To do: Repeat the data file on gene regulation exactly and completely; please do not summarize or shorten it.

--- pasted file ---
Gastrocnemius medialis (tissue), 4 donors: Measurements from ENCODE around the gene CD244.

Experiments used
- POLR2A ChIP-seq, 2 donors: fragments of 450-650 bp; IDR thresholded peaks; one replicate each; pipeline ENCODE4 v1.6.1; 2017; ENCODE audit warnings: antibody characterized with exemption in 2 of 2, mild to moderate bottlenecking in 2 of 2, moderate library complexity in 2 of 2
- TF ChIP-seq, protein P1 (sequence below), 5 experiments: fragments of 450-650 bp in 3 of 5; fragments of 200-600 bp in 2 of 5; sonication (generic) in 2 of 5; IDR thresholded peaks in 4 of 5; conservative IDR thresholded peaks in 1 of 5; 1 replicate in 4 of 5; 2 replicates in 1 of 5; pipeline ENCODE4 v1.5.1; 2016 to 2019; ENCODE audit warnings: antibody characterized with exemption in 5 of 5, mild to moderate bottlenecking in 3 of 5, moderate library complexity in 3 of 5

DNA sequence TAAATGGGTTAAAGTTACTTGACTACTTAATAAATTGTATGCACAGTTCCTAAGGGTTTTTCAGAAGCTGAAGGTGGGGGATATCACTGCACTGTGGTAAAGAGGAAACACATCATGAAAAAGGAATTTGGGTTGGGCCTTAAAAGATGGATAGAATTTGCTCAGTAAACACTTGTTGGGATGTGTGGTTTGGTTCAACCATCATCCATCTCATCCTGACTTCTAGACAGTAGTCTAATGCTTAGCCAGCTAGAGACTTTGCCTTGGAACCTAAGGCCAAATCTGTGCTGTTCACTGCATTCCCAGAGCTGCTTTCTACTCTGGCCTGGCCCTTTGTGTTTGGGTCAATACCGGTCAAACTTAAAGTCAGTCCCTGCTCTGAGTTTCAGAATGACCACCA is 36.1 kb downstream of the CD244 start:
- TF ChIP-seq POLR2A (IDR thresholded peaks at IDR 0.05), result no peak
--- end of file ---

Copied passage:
Gastrocnemius medialis (tissue), 4 donors: Measurements from ENCODE around the gene CD244.

Experiments used
- POLR2A ChIP-seq, 2 donors: fragments of 450-650 bp; IDR thresholded peaks; one replicate each; pipeline ENCODE4 v1.6.1; 2017; ENCODE audit warnings: antibody characterized with exemption in 2 of 2, mild to moderate bottlenecking in 2 of 2, moderate library complexity in 2 of 2
- TF ChIP-seq, protein P1 (sequence below), 5 experiments: fragments of 450-650 bp in 3 of 5; fragments of 200-600 bp in 2 of 5; sonication (generic) in 2 of 5; IDR thresholded peaks in 4 of 5; conservative IDR thresholded peaks in 1 of 5; 1 replicate in 4 of 5; 2 replicates in 1 of 5; pipeline ENCODE4 v1.5.1; 2016 to 2019; ENCODE audit warnings: antibody characterized with exemption in 5 of 5, mild to moderate bottlenecking in 3 of 5, moderate library complexity in 3 of 5

DNA sequence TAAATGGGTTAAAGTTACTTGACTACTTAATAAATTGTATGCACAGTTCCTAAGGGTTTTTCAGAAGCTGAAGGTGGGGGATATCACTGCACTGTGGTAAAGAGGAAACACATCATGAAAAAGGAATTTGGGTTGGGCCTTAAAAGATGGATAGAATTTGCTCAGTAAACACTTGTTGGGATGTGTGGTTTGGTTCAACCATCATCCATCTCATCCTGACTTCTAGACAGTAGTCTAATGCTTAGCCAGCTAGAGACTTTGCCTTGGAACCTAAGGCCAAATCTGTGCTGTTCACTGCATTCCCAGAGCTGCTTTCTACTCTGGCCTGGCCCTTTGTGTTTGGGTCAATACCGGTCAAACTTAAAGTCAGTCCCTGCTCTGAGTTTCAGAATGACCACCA is 36.1 kb downstream of the CD244 start:
- TF ChIP-seq POLR2A (IDR thresholded peaks at IDR 0.05), result no peak